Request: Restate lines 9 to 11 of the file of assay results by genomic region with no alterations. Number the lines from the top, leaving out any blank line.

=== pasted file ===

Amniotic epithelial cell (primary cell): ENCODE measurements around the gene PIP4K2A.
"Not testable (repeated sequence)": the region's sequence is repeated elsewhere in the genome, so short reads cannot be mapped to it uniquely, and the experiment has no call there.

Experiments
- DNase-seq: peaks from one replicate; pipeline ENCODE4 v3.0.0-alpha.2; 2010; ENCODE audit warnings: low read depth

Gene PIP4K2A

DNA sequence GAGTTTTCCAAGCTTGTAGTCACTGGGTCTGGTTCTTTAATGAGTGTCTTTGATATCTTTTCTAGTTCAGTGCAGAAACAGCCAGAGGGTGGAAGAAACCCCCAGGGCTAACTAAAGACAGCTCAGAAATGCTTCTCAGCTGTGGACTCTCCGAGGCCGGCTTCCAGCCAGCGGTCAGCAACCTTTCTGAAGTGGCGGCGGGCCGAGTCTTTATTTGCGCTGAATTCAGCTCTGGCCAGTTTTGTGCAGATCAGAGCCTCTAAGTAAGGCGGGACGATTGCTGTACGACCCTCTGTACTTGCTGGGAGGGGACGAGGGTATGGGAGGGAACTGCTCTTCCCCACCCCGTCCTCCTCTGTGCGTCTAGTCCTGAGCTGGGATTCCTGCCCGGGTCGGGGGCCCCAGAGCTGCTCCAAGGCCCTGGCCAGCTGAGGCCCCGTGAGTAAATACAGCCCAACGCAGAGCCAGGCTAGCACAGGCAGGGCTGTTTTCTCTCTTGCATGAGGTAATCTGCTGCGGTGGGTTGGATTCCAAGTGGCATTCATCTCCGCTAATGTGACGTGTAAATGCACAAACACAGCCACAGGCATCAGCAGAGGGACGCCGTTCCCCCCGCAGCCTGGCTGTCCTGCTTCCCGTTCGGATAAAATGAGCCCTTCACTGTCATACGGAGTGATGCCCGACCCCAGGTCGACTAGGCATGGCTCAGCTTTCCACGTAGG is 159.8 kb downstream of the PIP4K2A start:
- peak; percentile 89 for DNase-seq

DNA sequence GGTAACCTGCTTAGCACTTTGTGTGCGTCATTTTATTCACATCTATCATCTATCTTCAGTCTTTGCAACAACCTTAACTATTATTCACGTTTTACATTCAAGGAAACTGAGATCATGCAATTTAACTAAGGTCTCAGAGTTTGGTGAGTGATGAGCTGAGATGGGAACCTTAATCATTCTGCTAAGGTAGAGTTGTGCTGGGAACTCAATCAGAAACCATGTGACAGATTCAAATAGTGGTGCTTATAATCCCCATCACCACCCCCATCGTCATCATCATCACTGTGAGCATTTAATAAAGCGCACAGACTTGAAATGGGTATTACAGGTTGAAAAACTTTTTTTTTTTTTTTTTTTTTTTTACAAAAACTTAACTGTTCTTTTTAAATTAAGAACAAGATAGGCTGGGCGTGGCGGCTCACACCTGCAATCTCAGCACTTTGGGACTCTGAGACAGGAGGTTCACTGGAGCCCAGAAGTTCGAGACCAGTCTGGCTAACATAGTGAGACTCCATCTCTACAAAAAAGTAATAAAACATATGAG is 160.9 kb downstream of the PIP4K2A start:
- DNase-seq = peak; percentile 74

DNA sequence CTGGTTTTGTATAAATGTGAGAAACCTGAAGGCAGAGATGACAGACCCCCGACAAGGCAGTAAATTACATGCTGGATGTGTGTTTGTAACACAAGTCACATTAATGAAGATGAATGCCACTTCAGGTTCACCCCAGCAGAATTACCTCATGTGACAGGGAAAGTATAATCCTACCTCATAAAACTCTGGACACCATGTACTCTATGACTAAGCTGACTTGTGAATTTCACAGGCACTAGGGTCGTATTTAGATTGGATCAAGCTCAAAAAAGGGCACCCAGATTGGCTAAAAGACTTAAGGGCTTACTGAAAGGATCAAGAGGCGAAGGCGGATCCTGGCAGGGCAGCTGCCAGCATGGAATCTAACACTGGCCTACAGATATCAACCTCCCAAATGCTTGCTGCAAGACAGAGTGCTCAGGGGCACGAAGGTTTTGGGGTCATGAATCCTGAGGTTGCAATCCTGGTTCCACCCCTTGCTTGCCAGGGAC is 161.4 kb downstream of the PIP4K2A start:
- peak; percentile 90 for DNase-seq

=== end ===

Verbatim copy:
- DNase-seq = peak; percentile 74

DNA sequence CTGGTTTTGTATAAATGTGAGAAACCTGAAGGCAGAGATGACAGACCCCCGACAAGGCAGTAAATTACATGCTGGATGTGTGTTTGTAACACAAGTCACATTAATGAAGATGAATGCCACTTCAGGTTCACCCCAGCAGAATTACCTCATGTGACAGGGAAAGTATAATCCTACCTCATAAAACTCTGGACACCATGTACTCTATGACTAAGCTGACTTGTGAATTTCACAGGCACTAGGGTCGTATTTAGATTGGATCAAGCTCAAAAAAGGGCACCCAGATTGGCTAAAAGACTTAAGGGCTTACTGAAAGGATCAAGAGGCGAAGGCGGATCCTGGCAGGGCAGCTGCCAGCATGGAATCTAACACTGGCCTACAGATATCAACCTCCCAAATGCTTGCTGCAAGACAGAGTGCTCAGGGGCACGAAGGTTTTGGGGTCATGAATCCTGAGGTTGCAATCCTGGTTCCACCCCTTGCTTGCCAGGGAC is 161.4 kb downstream of the PIP4K2A start:
- peak; percentile 90 for DNase-seq